Looking at photos and films documenting John F. Kennedy’s life, you would never guess he had debilitating lower back pain.
Throughout his life Kennedy would battle back pain and undergo several back surgeries while serving as a congressman, senator and president.
It was his lower back pain that may have, ultimately, contributed to his untimely death in 1963, according to experts.
Below is a timeline detailing Kennedy’s bout with back pain as well as some highlights from his political career.
During his sophomore year at Harvard University, Kennedy reportedly suffers a spinal injury while playing football. This is the first of many incidents that would contribute to a lifetime battle with back pain.
Dr. Gilbert “Ned” Haggart, an orthopedic spine specialist at the Lahey Clinic in Boston, diagnoses Kennedy with a “very unstable” lumbosacral joint. He recommends conservative treatment by manipulating the back under anesthesia. Dr. Haggart also suggests sacroiliac Fusion if conservative treatment fails.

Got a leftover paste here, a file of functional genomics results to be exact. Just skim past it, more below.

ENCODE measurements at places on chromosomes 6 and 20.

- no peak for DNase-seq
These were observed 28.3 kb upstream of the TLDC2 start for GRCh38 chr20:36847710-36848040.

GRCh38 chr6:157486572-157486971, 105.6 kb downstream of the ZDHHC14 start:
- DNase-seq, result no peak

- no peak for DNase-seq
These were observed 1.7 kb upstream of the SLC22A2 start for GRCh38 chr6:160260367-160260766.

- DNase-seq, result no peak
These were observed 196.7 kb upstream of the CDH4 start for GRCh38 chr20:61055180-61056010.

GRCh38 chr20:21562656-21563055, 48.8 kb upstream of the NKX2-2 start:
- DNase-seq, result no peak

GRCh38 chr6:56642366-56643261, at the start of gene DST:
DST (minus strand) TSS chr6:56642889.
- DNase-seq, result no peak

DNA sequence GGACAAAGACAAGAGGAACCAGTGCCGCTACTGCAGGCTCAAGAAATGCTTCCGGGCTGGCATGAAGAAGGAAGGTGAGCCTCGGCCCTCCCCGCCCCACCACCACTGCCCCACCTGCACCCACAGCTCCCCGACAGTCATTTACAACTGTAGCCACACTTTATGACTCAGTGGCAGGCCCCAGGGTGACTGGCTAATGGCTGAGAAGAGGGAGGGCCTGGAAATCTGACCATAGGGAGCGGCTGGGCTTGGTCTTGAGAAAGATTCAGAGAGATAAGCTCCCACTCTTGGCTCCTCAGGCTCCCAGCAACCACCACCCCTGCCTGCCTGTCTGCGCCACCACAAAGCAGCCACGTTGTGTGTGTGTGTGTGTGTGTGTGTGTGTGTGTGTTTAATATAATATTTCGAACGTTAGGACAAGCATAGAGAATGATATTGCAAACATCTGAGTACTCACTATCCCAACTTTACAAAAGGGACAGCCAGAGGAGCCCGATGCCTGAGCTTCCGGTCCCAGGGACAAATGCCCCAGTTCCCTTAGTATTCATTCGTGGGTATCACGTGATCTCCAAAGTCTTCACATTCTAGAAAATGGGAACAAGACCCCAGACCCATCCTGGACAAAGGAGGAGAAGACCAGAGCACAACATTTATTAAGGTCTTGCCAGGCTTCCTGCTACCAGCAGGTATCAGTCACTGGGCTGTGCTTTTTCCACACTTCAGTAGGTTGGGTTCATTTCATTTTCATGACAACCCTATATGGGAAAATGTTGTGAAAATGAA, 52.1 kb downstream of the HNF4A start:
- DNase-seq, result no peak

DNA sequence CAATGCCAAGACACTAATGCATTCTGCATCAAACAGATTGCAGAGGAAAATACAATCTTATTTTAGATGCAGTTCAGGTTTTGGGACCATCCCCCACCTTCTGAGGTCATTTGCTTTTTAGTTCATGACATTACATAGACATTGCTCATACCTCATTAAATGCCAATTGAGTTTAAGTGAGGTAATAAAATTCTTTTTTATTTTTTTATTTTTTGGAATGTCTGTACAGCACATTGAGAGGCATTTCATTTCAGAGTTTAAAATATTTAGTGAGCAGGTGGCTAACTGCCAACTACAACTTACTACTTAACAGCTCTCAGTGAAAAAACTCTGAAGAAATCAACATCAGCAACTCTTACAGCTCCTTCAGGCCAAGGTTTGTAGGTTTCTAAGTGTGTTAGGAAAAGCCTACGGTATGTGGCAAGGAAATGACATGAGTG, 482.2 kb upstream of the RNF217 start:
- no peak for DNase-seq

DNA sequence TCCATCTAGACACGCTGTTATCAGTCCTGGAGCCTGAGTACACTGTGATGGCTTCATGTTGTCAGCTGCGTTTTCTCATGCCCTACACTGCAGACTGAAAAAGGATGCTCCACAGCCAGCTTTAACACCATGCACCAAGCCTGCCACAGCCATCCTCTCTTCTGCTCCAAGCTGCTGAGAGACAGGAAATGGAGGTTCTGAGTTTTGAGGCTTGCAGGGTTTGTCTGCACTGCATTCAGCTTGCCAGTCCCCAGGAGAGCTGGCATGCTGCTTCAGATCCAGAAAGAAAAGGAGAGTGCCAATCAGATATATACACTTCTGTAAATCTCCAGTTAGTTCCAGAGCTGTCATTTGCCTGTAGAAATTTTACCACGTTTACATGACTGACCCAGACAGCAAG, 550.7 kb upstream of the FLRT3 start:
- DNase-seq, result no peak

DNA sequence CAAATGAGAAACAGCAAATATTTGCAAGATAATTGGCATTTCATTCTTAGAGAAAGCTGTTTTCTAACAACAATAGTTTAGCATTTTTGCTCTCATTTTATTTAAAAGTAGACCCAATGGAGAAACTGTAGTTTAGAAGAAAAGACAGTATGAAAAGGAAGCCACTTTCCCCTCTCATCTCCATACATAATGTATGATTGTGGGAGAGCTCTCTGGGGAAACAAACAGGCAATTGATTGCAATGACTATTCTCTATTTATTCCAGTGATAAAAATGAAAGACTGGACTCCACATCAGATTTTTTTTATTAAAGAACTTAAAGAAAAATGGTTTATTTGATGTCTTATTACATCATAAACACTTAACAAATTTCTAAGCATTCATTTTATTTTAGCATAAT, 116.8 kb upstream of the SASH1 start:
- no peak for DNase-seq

Kennedy attempts to join the Army but fails to pass the physical because of his lower back pain.
U.S. Navy Reserve (1941-1945)
On September 24, with the help of director of the Office of Naval Intelligence, Kennedy joins the United States Naval Reserve.
He was commissioned an ensign and joined the staff of the Office of Naval Intelligence in Washington, D.C. on October 26.
Kennedy attends Naval Reserve Officer Training school at Northwestern University in Chicago, IL and then voluntarily enters the Motor Torpedo Boat Squadrons Training Center in Melville Rhode Island. He is given his first command on December 7.